Stabenow, Peters Applaud Senate Committee on Environment and Public Works Passage of Legislation to Extend Great Lakes Protections

Bipartisan Bill Extends the Great Lakes Restoration Initiative and Increases Funding Levels

Wednesday, May 01, 2024

WASHINGTON, DC – U.S. Senators Debbie Stabenow, co-chair of the U.S. Senate Great Lakes Task Force, and Gary Peters applauded the Senate Committee on Environment and Public Works passage of their bipartisan Great Lakes Restoration Initiative Act of 2024. The legislation extends this critical program for another five years through 2031, and increases annual funding levels from $475 million in 2026 to $500 million from 2027 through 2031.

The Great Lakes Restoration Initiative (GLRI) is the most significant investment ever made to restore and protect our Great Lakes. Senator Stabenow first authored this flagship public-private program in 2010. Support for this popular initiative includes both Democrats and Republicans, House and the Senate members, and leaders from multiple states. The GLRI Act is sponsored by 14 U.S. Senators and 32 U.S. Representatives, including 12 members from Michigan.

“The creation of the Great Lakes Restoration Initiative is one of the most important actions of my legislative career. Since I authored the program in 2010, it has been a proven success story,” said Senator Stabenow. “This bill will ensure the stability and future of the program as we address new emerging threats to our Great Lakes and waters.”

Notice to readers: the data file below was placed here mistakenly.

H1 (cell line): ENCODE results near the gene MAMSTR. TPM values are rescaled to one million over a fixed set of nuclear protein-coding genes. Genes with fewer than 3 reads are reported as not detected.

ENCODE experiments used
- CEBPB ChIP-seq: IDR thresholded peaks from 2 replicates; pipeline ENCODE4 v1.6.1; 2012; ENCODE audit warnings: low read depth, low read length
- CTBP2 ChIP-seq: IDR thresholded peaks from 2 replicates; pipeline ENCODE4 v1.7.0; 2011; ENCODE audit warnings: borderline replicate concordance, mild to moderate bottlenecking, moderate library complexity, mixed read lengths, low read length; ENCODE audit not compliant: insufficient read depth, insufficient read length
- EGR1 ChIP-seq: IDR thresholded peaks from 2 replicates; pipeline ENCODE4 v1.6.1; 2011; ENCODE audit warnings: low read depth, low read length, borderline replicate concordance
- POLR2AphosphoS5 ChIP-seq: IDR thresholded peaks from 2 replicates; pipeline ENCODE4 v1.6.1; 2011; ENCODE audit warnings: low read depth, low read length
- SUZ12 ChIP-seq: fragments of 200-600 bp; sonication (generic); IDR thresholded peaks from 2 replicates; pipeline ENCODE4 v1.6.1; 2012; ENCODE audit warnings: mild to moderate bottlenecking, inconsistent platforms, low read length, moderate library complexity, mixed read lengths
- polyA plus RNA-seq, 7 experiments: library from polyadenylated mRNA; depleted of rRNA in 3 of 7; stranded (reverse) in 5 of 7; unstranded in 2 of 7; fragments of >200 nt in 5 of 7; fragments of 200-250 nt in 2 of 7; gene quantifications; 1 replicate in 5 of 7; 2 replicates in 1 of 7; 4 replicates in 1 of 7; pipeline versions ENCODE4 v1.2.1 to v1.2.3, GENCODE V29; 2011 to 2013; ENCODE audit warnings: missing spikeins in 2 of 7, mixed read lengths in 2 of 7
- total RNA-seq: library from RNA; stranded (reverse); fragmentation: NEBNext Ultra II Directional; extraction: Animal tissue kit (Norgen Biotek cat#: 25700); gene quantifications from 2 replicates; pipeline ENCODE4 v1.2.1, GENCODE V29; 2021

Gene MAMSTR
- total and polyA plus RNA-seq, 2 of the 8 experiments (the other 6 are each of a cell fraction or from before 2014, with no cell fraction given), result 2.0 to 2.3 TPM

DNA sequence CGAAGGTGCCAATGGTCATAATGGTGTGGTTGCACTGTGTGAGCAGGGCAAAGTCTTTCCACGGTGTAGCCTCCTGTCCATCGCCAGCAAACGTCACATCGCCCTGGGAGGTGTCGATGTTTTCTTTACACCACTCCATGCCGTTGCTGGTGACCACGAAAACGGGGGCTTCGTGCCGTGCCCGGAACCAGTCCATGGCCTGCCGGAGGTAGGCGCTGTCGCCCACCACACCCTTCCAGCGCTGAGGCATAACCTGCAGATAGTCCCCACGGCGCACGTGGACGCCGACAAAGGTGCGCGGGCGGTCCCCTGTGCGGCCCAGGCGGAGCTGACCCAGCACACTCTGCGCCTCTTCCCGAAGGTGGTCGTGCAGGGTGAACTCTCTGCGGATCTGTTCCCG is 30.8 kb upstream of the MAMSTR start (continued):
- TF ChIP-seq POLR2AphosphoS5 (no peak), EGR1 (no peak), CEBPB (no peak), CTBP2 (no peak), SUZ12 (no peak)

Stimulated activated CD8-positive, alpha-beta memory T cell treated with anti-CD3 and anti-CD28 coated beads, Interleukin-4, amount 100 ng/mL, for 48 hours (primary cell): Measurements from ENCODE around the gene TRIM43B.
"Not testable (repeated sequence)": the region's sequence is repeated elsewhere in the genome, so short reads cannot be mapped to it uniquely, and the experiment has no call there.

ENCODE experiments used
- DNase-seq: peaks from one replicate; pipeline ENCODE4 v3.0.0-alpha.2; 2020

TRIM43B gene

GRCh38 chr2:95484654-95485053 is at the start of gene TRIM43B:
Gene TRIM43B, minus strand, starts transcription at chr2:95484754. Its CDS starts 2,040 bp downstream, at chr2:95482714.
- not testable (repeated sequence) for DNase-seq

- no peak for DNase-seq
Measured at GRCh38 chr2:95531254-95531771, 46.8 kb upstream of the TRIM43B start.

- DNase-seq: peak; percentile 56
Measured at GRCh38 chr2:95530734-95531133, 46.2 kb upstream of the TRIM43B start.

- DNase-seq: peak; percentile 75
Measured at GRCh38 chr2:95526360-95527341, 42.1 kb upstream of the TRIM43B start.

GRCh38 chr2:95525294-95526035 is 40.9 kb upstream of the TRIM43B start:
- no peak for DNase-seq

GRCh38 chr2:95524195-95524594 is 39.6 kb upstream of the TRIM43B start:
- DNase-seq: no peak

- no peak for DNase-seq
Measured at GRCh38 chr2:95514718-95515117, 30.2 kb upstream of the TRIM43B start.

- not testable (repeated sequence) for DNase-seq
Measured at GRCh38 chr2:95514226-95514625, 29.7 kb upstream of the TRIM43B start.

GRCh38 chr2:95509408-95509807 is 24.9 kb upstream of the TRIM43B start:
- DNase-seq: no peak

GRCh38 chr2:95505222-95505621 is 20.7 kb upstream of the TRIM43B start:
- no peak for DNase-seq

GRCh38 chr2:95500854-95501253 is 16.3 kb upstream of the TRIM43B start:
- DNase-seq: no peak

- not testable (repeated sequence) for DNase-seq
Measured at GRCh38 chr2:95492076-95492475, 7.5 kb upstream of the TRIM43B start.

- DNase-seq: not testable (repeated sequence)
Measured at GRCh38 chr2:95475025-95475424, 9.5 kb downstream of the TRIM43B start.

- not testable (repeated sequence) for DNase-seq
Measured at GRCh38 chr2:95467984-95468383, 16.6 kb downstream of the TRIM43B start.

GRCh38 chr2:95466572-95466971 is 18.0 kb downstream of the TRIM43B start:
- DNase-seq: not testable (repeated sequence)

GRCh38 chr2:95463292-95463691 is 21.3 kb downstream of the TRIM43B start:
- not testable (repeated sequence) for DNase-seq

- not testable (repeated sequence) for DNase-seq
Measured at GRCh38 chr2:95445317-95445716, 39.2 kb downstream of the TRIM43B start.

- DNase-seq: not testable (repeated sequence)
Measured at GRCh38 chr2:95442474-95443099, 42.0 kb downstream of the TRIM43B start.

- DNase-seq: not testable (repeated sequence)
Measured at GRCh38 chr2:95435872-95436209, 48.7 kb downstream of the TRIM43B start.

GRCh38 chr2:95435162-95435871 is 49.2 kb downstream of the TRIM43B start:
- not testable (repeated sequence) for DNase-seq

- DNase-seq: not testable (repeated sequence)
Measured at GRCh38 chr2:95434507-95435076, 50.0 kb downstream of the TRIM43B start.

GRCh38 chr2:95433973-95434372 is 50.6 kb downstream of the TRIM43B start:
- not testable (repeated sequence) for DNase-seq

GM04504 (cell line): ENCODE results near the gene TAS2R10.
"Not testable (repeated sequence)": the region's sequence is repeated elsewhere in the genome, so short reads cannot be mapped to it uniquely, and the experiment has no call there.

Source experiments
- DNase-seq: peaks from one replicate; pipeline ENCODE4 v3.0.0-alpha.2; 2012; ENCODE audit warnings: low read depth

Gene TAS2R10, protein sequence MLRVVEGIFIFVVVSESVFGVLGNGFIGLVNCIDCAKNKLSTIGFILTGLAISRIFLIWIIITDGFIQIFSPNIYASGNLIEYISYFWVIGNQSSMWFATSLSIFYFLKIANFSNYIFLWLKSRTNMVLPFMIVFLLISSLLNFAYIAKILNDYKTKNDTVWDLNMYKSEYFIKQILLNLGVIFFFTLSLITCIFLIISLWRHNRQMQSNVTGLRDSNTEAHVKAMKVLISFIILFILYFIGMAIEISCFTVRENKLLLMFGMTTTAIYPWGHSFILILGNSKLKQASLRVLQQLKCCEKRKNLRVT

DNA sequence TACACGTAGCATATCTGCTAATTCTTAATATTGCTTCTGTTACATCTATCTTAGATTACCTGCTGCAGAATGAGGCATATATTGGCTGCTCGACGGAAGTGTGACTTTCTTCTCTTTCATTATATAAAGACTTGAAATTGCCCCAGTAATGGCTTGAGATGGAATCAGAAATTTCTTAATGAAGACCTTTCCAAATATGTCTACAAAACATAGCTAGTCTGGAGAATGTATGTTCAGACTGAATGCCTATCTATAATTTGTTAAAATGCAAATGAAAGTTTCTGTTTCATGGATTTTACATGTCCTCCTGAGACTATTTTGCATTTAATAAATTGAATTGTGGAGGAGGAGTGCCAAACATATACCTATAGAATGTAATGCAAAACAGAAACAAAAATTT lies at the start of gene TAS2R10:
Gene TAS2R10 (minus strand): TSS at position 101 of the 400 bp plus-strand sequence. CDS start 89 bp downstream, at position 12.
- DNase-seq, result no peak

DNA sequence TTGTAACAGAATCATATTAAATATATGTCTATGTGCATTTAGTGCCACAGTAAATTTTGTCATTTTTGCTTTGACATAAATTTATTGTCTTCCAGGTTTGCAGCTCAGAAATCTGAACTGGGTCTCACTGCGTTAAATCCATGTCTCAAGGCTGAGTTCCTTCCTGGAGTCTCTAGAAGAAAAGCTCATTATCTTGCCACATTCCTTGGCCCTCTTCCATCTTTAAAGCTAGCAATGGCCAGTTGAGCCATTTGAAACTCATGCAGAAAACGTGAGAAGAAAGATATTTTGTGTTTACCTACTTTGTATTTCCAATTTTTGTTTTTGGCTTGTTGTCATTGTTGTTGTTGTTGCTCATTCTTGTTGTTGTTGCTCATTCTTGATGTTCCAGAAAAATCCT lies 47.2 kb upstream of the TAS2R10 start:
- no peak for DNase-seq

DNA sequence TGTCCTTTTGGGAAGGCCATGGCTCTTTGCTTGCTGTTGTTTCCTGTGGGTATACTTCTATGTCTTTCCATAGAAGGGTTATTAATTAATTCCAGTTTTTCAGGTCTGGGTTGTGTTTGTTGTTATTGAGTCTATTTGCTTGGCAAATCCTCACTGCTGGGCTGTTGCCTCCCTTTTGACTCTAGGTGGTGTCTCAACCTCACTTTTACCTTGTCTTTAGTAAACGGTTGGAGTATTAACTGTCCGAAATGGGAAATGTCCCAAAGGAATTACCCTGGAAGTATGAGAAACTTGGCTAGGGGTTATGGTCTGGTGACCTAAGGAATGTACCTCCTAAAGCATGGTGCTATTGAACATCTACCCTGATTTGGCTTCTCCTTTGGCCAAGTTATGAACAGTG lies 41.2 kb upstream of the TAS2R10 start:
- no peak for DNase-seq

“The Great Lakes Restoration Initiative is a proven success, from combatting harmful invasive species to restoring vital waterways and habitats,” said Senator Peters. “We must ensure that it has the resources needed to continue strengthening the Great Lakes for future generations. As a Michigander, I know how critical the Great Lakes are to our state’s economy and way of life, so I’m proud to again help lead the charge to protect this important program.”

The Great Lakes Restoration Initiative has focused federal and nonfederal efforts to stop the spread of carp and other invasive species, restore coastline and habitats connecting our streams and rivers, clean up environmentally damaged Areas of Concern, and prevent future contamination. 

The Great Lakes and its watersheds continue to be stressed by contamination and threats to water quality, and are under increasing pressure from new invasive species, climate change, erosion, and habitat destruction. The Great Lakes Restoration Initiative ensures that vital efforts to protect our water can continue and that we can address new and emerging threats to our lakes and waterways.